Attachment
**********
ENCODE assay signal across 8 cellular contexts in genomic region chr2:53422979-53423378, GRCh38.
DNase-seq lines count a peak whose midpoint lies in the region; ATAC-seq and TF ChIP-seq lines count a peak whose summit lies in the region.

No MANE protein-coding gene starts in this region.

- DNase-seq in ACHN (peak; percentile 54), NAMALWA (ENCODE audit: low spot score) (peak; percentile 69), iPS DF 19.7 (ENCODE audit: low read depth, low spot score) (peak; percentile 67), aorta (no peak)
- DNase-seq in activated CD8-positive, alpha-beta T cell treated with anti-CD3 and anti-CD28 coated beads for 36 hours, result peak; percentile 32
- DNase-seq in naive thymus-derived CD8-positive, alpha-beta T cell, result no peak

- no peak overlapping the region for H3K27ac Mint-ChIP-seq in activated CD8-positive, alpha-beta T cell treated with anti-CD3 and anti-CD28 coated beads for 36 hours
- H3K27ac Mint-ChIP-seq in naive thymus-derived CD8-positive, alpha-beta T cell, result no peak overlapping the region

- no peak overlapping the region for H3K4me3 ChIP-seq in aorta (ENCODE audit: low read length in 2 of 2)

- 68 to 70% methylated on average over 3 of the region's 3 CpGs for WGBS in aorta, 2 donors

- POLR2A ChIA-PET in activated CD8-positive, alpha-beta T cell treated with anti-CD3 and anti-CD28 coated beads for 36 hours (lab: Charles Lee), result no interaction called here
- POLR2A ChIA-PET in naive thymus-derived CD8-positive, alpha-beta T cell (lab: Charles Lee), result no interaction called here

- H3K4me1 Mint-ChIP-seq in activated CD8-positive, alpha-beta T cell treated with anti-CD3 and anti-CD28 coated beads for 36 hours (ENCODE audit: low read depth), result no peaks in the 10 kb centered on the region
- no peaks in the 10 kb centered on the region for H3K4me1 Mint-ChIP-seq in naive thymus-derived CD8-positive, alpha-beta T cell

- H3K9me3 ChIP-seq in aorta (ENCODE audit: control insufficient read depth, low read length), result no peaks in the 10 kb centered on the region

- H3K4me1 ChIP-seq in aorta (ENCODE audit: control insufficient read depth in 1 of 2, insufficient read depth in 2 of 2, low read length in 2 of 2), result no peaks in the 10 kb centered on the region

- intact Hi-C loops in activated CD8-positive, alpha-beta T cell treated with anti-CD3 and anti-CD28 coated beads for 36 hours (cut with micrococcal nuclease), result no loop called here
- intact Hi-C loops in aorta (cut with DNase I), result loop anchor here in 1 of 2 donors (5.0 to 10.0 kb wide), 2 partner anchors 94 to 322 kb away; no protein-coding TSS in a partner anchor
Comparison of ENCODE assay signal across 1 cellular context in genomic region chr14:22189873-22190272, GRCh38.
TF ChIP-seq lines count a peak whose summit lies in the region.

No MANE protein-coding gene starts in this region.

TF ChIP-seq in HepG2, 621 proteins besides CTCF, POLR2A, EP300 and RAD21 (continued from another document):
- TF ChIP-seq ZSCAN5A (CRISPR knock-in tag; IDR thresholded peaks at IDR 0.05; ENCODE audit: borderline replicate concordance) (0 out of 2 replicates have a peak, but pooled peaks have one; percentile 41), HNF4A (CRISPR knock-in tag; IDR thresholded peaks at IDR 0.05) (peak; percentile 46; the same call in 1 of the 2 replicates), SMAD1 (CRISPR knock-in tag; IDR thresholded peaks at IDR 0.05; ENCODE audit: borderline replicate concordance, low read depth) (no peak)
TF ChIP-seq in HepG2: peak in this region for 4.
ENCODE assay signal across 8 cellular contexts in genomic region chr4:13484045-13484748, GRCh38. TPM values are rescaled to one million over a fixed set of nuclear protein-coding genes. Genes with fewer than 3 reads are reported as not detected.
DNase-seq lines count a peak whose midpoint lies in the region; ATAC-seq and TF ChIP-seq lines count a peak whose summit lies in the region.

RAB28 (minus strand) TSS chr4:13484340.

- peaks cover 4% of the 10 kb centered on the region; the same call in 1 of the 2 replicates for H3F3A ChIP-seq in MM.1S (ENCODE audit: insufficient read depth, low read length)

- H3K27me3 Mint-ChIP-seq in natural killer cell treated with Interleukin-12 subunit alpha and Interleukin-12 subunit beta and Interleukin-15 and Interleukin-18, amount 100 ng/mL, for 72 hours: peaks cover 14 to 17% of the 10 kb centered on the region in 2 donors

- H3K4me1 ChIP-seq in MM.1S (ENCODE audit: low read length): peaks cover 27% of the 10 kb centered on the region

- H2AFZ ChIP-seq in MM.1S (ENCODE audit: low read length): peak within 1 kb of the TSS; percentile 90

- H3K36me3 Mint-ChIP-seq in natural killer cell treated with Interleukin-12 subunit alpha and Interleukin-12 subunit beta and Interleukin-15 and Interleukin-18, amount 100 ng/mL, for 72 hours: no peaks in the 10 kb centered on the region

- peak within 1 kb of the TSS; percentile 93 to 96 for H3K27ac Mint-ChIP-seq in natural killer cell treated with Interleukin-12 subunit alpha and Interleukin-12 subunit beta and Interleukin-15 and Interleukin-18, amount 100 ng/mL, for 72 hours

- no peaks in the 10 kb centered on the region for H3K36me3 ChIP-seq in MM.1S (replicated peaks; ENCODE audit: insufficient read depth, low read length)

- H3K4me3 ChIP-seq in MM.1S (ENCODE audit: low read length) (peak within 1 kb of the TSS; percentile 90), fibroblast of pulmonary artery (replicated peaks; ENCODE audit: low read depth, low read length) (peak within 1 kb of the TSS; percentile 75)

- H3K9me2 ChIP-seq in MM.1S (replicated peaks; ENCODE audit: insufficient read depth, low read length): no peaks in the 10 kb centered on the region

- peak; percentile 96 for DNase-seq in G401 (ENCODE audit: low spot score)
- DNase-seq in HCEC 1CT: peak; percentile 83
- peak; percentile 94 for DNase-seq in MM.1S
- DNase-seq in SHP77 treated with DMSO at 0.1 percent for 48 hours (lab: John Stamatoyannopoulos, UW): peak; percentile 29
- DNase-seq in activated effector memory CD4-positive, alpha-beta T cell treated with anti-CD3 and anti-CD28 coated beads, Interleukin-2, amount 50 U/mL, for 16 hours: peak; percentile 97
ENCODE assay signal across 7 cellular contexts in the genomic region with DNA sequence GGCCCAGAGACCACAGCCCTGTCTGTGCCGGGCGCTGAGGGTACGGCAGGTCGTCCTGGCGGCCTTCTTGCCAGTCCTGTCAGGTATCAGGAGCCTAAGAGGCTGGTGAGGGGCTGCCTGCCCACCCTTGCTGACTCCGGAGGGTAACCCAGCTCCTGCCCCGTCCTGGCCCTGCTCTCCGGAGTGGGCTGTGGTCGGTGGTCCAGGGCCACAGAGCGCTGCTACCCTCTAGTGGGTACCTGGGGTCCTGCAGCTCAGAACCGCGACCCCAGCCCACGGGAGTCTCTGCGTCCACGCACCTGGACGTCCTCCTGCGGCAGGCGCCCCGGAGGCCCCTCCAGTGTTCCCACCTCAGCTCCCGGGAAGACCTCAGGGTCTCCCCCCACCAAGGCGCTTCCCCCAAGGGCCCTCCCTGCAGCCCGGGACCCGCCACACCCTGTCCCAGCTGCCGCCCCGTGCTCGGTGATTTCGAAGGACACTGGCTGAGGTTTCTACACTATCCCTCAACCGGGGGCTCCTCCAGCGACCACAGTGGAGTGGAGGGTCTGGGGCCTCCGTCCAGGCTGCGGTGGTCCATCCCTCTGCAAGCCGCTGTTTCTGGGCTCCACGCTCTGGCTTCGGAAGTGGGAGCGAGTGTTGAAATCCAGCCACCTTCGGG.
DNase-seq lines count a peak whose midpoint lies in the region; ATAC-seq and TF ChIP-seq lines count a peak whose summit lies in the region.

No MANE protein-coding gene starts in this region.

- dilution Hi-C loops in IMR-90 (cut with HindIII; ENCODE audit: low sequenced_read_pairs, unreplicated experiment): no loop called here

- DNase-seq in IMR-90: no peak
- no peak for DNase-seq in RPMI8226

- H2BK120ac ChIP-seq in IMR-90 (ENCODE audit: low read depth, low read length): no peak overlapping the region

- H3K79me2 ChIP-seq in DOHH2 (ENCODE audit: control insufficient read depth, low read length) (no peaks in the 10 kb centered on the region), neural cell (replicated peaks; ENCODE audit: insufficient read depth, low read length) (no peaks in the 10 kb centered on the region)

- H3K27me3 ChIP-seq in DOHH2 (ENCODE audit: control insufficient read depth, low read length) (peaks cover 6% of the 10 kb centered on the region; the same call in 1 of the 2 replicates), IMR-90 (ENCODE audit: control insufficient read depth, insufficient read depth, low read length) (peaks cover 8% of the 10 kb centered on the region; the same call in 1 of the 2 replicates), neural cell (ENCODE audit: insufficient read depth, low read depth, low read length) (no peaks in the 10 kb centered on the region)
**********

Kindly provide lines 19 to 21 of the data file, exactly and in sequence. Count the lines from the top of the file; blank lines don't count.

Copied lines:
Comparison of ENCODE assay signal across 1 cellular context in genomic region chr14:22189873-22190272, GRCh38.
TF ChIP-seq lines count a peak whose summit lies in the region.

No MANE protein-coding gene starts in this region.